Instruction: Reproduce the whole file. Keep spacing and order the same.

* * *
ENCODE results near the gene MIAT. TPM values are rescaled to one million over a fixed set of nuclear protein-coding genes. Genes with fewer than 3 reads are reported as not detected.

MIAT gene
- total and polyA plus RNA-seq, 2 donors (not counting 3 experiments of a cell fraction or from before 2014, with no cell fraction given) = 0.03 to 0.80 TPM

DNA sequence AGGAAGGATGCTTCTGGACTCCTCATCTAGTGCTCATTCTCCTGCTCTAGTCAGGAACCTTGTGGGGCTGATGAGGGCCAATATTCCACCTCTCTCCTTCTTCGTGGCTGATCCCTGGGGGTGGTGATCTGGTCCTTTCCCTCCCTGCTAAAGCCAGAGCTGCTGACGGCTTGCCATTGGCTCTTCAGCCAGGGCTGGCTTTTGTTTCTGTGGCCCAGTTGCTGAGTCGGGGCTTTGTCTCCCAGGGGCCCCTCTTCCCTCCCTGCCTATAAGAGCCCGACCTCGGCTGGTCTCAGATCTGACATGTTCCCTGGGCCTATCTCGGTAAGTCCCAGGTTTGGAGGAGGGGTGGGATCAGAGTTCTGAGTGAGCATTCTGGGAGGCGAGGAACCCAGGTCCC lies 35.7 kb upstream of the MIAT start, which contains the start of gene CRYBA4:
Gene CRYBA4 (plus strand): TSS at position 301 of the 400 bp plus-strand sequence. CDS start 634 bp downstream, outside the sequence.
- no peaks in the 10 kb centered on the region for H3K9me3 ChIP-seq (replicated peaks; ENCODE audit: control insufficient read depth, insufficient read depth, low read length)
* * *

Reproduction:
ENCODE results near the gene MIAT. TPM values are rescaled to one million over a fixed set of nuclear protein-coding genes. Genes with fewer than 3 reads are reported as not detected.

MIAT gene
- total and polyA plus RNA-seq, 2 donors (not counting 3 experiments of a cell fraction or from before 2014, with no cell fraction given) = 0.03 to 0.80 TPM

DNA sequence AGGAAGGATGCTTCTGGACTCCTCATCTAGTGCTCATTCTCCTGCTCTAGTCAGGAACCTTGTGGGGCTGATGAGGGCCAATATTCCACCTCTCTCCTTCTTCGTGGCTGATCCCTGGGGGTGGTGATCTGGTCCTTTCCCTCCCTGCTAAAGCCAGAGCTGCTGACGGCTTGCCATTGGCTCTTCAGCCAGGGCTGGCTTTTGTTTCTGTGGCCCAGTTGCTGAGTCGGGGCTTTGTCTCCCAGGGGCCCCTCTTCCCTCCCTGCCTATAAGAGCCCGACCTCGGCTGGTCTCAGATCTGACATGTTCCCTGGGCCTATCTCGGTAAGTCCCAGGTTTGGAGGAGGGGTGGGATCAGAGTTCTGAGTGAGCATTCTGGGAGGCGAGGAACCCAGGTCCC lies 35.7 kb upstream of the MIAT start, which contains the start of gene CRYBA4:
Gene CRYBA4 (plus strand): TSS at position 301 of the 400 bp plus-strand sequence. CDS start 634 bp downstream, outside the sequence.
- no peaks in the 10 kb centered on the region for H3K9me3 ChIP-seq (replicated peaks; ENCODE audit: control insufficient read depth, insufficient read depth, low read length)